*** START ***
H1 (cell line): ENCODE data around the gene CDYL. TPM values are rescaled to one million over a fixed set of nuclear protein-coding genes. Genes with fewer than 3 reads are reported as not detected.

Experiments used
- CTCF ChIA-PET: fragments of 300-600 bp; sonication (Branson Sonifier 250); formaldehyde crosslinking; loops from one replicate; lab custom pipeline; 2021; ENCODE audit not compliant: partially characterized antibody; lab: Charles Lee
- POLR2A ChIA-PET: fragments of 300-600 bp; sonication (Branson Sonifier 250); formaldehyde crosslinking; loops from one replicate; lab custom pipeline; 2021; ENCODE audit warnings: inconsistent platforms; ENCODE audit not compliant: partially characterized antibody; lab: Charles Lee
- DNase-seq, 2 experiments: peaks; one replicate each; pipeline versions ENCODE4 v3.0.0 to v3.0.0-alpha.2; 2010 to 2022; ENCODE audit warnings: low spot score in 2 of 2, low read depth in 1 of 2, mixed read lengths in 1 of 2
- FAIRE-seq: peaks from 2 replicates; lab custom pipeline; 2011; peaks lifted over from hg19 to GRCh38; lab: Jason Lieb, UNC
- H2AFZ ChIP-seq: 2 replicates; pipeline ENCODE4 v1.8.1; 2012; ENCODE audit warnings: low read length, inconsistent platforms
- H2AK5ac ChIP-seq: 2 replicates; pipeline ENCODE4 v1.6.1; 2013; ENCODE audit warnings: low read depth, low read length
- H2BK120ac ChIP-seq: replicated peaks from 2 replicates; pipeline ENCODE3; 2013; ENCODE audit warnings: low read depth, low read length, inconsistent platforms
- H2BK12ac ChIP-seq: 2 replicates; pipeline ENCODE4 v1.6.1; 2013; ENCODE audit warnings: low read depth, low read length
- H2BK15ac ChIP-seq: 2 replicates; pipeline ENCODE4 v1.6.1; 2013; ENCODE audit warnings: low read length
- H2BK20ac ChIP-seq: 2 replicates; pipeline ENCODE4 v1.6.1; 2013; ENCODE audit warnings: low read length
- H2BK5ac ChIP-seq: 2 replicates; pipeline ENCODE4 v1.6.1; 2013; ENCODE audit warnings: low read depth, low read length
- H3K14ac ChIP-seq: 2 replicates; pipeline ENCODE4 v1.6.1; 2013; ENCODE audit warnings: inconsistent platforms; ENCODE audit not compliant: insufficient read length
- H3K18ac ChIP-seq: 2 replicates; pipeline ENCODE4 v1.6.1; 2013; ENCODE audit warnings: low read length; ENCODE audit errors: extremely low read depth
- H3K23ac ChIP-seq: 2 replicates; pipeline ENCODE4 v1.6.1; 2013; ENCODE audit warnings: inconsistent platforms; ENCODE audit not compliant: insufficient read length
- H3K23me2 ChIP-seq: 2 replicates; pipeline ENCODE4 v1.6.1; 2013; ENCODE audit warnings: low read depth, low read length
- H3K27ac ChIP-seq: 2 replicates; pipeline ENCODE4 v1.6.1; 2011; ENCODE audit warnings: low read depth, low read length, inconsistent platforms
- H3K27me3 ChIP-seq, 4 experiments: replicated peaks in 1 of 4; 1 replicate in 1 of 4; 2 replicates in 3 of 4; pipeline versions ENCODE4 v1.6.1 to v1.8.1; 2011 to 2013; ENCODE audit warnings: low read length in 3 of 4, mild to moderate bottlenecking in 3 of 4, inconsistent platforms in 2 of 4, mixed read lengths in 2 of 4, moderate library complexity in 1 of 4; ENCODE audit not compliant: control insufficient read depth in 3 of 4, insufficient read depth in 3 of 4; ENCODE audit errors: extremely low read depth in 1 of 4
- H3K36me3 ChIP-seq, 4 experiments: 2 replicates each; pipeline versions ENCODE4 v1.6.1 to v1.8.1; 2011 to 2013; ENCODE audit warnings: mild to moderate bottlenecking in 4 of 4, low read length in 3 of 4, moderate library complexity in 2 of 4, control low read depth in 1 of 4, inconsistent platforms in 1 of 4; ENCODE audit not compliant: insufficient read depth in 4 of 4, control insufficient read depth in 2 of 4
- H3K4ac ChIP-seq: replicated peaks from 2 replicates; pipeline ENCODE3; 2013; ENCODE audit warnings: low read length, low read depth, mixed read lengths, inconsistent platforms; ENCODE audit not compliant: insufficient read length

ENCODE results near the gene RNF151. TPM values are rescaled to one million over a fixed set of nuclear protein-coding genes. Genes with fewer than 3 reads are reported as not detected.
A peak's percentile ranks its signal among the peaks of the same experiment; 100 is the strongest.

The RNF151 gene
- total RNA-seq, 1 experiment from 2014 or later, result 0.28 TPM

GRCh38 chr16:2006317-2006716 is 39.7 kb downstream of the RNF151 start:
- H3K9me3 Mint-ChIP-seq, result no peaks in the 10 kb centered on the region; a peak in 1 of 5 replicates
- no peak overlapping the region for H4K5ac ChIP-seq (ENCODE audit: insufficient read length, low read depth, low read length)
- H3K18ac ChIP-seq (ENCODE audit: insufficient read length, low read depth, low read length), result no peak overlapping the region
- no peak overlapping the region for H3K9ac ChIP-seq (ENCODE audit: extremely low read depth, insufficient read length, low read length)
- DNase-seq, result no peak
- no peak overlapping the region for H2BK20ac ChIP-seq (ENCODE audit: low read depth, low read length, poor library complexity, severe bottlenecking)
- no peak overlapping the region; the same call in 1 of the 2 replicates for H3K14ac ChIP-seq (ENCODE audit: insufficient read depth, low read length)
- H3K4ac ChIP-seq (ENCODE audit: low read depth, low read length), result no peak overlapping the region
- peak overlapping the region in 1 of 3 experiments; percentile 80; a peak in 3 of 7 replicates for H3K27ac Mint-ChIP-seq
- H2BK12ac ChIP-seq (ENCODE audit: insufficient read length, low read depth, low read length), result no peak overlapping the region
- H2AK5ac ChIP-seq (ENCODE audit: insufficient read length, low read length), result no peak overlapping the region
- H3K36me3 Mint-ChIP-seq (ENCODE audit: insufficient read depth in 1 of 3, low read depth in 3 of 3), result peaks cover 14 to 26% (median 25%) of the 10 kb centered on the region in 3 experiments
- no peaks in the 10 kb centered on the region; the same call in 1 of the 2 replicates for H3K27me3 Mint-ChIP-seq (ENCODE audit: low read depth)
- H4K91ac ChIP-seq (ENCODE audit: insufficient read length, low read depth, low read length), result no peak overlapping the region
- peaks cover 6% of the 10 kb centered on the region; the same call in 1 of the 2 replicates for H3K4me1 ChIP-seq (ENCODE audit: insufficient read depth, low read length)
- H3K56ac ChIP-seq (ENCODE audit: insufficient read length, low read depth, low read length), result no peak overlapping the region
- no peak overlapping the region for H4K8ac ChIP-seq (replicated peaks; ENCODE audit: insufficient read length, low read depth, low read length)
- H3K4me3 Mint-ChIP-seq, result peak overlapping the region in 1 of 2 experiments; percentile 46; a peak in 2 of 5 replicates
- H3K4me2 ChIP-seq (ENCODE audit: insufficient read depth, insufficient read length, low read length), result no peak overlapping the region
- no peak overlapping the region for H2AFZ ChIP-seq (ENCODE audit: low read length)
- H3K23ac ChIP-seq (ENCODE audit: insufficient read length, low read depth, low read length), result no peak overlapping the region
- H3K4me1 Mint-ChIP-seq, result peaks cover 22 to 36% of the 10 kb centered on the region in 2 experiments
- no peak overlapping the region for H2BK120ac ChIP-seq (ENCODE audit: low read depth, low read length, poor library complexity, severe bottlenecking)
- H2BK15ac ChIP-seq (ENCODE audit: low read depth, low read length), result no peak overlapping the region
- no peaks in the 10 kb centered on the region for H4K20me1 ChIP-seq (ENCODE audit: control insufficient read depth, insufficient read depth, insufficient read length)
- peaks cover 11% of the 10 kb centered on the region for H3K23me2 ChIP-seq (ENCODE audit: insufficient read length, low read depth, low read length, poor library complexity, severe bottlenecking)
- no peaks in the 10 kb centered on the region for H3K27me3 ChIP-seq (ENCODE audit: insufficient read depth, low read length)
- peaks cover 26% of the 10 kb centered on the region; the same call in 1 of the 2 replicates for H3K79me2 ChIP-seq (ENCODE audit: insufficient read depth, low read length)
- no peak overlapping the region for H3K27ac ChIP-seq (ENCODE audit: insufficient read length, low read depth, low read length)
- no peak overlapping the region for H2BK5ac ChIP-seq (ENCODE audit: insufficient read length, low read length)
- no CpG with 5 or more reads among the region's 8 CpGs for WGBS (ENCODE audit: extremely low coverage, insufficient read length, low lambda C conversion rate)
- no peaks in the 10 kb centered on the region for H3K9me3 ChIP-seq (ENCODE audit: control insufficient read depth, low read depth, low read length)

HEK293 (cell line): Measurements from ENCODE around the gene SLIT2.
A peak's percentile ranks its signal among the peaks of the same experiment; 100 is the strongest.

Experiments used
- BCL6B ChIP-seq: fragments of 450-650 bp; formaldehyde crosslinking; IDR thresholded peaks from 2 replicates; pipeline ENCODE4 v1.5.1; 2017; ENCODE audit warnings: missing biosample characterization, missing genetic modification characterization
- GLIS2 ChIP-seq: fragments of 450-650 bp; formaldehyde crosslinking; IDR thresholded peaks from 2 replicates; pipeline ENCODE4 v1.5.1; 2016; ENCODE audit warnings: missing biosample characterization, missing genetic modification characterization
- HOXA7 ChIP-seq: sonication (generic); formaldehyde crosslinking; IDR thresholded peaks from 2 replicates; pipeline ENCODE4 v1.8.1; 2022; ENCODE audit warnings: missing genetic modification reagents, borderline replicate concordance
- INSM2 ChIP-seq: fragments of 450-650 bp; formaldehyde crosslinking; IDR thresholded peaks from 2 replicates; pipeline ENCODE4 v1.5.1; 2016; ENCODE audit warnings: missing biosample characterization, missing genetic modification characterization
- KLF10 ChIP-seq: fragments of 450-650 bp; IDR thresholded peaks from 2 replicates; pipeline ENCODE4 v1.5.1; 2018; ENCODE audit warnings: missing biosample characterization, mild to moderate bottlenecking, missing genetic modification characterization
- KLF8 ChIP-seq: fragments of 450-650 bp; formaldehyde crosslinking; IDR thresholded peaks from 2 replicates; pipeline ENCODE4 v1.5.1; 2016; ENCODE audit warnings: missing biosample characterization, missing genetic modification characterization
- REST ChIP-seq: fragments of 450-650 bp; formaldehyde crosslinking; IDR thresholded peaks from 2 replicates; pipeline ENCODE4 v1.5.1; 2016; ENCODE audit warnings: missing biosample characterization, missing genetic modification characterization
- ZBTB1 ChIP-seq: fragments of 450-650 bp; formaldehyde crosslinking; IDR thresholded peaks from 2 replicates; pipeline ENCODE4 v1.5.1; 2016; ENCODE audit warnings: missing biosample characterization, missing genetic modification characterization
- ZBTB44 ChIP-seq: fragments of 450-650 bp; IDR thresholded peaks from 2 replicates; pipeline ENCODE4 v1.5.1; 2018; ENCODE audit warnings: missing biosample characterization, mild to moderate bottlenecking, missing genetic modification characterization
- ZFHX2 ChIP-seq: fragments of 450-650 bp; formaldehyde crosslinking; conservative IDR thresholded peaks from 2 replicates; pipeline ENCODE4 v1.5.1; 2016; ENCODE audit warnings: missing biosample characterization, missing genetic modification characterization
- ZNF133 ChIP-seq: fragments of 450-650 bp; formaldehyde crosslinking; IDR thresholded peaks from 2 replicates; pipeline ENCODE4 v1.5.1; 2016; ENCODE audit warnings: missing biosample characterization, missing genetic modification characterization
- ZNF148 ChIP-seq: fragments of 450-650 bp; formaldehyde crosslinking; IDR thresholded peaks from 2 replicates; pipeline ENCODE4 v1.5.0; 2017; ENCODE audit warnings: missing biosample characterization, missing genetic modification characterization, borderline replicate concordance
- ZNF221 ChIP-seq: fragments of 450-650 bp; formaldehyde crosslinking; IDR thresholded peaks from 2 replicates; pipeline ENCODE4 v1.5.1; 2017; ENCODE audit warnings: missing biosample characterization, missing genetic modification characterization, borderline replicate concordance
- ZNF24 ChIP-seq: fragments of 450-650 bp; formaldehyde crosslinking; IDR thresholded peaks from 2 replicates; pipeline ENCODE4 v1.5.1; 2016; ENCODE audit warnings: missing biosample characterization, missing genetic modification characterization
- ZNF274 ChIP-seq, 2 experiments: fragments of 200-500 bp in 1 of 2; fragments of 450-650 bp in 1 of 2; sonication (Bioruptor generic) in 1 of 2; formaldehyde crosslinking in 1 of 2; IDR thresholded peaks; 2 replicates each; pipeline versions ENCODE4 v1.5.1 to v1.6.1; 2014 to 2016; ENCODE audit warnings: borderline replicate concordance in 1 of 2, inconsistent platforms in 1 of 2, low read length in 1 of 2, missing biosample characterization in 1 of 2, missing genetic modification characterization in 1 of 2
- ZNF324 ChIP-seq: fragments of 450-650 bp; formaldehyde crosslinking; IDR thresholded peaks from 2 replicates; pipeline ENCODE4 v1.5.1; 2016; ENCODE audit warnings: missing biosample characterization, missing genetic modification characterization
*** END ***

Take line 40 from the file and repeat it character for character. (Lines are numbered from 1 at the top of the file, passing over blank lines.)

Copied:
- H4K91ac ChIP-seq (ENCODE audit: insufficient read length, low read depth, low read length), result no peak overlapping the region